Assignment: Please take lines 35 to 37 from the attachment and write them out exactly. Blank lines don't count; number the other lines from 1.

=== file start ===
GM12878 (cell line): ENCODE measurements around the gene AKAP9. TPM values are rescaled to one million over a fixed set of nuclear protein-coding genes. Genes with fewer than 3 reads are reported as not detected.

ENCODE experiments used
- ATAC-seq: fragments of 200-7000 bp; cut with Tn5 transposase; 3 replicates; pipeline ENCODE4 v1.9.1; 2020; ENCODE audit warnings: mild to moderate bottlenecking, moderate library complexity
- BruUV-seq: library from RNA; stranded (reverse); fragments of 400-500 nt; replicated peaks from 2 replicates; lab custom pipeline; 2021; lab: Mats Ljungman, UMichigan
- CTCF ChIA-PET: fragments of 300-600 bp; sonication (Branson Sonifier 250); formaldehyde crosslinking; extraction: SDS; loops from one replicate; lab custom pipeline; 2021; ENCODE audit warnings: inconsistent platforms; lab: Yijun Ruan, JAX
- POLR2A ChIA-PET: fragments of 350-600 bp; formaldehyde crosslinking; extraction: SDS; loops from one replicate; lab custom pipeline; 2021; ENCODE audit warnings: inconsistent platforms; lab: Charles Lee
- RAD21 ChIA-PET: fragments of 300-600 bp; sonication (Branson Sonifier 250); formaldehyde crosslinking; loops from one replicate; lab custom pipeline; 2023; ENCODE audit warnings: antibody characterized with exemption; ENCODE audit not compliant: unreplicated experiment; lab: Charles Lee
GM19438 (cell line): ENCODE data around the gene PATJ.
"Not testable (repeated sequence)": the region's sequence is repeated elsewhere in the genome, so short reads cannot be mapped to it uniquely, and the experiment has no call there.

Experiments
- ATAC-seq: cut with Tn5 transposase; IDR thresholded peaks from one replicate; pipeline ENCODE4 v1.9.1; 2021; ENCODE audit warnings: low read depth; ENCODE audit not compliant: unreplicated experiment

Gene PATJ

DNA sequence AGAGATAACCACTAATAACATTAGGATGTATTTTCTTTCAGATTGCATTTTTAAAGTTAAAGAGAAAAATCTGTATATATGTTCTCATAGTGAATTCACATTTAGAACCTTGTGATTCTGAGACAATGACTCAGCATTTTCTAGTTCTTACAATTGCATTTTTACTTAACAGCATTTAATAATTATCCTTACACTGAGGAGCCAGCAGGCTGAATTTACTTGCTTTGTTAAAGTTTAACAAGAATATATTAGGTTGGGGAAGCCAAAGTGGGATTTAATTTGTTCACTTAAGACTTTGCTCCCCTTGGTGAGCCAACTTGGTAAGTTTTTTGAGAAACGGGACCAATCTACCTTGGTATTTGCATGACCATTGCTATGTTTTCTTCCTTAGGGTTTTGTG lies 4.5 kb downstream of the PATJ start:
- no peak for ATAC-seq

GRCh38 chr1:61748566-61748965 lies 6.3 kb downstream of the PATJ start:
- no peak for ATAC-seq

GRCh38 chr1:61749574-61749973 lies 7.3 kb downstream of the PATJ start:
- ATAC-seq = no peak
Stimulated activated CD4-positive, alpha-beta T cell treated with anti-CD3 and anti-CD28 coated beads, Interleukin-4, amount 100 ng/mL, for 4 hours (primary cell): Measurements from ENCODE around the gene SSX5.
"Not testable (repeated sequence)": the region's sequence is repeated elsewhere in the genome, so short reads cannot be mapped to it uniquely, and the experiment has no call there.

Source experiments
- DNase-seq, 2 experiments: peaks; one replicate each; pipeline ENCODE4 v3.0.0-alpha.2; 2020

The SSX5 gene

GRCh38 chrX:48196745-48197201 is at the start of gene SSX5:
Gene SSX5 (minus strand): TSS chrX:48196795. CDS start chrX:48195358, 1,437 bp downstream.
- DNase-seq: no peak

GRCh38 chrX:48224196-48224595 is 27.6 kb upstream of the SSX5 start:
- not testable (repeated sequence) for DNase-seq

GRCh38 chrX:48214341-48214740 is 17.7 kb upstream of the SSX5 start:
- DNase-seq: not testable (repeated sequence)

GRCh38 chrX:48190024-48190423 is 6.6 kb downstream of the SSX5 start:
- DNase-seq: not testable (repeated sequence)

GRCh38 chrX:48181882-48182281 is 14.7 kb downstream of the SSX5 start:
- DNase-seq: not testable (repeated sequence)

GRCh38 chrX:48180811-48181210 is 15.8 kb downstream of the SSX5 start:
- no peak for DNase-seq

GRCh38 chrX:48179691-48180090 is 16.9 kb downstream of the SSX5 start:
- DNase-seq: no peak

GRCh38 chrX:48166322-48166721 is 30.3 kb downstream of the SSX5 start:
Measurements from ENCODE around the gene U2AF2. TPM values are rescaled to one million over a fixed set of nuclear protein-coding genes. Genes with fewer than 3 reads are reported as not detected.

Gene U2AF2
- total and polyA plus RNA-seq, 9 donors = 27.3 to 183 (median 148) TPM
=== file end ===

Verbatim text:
GRCh38 chrX:48180811-48181210 is 15.8 kb downstream of the SSX5 start:
- no peak for DNase-seq

GRCh38 chrX:48179691-48180090 is 16.9 kb downstream of the SSX5 start: